by eurogreen on Fri Mar 30th, 2018 at 04:57:36 PM EST
[ Parent ]
Yes, indeedy, common property in the custody of "information service providers". Not "common carriers". See the distinction?

Leaked EU overhaul gives tech companies 10 days to share 'e-evidence' data with police 30 Mar

The "e-evidence" legislation will force a broad range of digital communication apps to respond quickly to requests for data. Services that will fall under the new rules include "social networks, such as Twitter and Facebook", cloud providers, domain name registries and registrars, and even "digital marketplaces that allow consumers and/or traders to conclude peer-to-peer transactions" like user forums on ecommerce platforms. The reform is scheduled to be announced on 17 April.
EU Justice Commissioner Vera Jourova has argued that the legal change is needed because authorities currently face difficult and long processes to receive data stored in other countries for their investigations.
The new system will circumvent MLATs, or mutual legal assistance treaties ... A new regulation will create legal systems for authorities in EU member states to demand companies share data within 10 days, or six hours if there is "imminent threat to life or physical integrity of a person or to a critical infrastructure". ... The proposal specifies that any services that EU-based users can access through app stores will also fall under the rules. As a result, law enforcement authorities in EU countries will be able to demand user data from any messaging app or digital communication service operating in the bloc.
Earlier this year, Jourova confirmed that she was seeking to expand the new system to include a data sharing arrangement with the United States. ... US authorities will be able to demand data held abroad if it's needed for investigations, under the new CLOUD Act, which lawmakers approved last week in a fast-tracked vote.

Legal experts argue that the strict new EU data protection law set to go into effect in May will prevent companies from being forced to give American authorities data, unless EU member states agree to bilateral deals with the US. That means that under the new proposals, US-based companies will be required to give data to European authorities if they operate in the bloc. But European companies do not need to comply with American data demands.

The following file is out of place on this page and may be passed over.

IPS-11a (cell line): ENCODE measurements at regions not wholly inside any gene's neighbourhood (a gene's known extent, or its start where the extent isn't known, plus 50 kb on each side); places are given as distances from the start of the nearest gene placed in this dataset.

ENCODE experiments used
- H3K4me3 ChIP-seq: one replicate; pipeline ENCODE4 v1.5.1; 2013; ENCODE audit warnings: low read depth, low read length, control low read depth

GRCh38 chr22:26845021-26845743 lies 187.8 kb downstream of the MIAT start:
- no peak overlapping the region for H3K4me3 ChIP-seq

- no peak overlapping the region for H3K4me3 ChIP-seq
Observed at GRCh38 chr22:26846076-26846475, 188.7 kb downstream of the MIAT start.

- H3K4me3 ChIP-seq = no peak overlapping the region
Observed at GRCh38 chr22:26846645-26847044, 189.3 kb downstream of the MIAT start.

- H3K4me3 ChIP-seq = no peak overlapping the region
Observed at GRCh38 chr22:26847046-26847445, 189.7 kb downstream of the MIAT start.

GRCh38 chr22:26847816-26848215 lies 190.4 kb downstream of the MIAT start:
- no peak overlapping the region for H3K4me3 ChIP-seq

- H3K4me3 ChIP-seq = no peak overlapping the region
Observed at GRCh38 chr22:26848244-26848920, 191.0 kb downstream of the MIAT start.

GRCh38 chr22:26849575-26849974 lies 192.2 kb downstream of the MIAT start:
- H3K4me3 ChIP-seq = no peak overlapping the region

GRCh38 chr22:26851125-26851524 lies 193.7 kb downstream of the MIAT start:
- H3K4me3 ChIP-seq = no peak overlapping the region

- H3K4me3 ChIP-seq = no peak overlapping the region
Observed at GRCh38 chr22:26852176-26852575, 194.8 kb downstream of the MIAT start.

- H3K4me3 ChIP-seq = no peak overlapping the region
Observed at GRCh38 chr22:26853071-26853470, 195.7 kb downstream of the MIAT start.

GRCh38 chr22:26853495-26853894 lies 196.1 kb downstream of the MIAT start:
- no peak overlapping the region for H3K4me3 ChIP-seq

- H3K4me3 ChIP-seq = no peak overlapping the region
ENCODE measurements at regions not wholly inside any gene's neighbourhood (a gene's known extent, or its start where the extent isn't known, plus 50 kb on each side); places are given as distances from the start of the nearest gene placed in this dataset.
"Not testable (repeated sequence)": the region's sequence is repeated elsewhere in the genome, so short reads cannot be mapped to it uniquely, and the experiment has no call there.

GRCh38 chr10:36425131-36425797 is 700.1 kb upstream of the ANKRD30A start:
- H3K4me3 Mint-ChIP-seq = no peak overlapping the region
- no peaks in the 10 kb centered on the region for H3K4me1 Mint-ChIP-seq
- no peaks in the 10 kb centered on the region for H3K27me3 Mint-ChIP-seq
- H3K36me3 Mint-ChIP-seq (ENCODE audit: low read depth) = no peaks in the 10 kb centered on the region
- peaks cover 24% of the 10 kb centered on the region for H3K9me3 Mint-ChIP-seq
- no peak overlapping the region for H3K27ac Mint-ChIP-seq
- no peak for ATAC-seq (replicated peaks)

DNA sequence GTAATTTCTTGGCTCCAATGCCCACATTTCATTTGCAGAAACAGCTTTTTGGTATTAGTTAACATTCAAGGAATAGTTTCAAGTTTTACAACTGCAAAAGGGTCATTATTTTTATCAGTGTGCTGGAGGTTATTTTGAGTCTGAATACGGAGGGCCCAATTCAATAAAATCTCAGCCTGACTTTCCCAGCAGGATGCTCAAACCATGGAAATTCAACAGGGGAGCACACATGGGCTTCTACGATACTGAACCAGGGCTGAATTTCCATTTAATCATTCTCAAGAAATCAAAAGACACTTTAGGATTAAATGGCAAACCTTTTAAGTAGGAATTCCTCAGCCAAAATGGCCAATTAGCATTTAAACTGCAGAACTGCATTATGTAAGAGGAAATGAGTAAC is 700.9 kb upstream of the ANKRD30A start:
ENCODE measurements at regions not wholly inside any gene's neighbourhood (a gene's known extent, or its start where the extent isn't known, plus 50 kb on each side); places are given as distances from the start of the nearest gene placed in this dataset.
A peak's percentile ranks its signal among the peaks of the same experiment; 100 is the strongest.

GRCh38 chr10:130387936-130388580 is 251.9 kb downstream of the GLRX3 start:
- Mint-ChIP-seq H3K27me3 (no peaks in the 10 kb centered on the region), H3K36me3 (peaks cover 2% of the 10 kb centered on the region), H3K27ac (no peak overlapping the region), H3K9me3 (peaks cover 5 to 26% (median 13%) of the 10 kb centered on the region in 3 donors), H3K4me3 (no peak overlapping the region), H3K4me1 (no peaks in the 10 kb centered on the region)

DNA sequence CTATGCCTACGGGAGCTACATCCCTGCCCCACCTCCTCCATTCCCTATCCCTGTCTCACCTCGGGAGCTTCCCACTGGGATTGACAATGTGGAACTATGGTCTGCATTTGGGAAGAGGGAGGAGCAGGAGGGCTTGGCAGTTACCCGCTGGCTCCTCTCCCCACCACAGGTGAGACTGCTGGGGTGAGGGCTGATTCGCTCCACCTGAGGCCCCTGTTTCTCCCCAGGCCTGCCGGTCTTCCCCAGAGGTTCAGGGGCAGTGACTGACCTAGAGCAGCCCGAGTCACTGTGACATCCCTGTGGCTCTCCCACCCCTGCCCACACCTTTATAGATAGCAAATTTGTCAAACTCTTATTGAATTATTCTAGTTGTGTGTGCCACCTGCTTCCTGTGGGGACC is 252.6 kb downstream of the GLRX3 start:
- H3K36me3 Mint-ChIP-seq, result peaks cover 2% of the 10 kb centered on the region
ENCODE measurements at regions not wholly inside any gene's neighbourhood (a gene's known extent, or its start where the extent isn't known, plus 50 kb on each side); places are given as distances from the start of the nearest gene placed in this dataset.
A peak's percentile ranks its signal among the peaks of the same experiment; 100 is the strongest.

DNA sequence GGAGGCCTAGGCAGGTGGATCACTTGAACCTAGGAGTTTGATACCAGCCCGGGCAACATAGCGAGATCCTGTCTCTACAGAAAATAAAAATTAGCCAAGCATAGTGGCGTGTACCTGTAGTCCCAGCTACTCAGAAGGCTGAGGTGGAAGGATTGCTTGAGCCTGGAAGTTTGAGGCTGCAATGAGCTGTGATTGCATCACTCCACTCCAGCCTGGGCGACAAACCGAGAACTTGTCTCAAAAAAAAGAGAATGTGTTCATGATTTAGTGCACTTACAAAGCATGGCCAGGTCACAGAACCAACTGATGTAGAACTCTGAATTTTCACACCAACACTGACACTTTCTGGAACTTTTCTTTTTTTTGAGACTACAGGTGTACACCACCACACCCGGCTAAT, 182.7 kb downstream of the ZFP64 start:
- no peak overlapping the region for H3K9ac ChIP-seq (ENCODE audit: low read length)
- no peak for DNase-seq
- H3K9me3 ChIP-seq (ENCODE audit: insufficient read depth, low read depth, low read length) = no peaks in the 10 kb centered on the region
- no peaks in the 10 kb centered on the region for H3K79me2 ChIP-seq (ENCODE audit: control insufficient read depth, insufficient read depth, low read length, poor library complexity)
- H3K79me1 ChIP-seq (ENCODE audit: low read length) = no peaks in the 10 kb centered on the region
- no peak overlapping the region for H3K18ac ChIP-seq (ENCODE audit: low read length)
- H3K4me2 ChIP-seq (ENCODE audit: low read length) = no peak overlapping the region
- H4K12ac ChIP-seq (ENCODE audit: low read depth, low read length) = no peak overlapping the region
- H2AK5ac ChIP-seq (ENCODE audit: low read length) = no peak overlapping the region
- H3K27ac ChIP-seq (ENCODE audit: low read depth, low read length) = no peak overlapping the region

An aide to Jourova revealed last November that the Commissioner had asked US Attorney General Jeff Sessions months earlier to start negotiations for an EU-US agreement.... Microsoft is currently at the centre of a high-profile case before the US Supreme Court over the company's refusal to hand over data to US authorities that is held on a server in Ireland. The Commission has sent its own submission to the Supreme Court.

United States v. Microsoft Corp., of which Brief amicus curiae of European Commission on Behalf of the European Union in support of neither party filed.

the CLOUD Act Passes 25 Mar
retrieving MSFT off-shore email 3 Mar

Diversity is the key to economic and political evolution.

by Cat on Fri Mar 30th, 2018 at 10:01:08 PM EST
[ Parent ]
Amazon Selects LA for $5 Billion HQ2
While the details of tax abatements and incentives will be revealed over time, especially as they are vetted by the public and legislative bodies, we do not need to engage in bashing the incentives, Amazon, its billionaire CEO, Mayor Garcetti, and political establishment for these giveaways. Rather, we should be thanking the political establishment and focusing on the multiple benefits that HQ2 is bringing to our City and the metropolitan area.

So. Victory for the DNC --jobs saved or created?

Diversity is the key to economic and political evolution.
by Cat on Sat Mar 31st, 2018 at 07:54:26 PM EST
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3.3 million email addresses and passwords up for grabs: AD
The paper had access to the database which contained 1.4 billion email addresses and passwords from around the world and found information about staff at various (government) organisations. MPs and radio and tv personalities are also included. The origin of the breach are likely to be the dozens of big data leaks over the past few years, which included the websites of Uber, LinkedIn, Dropbox and eBay. According to the AD, the lists, which used to be difficult to find and expensive to access, are now easily available.

Diversity is the key to economic and political evolution.
by Cat on Sun Apr 1st, 2018 at 02:33:38 AM EST
US motion to dismiss US vs MSFT, lobby shennanigansU.S. government seeks end to Supreme Court privacy fight with Microsoft<
"This case is now moot," the U.S. Department of Justice said, citing the newly passed legislation, in a 16-page court filing on Friday that requested the dismissal.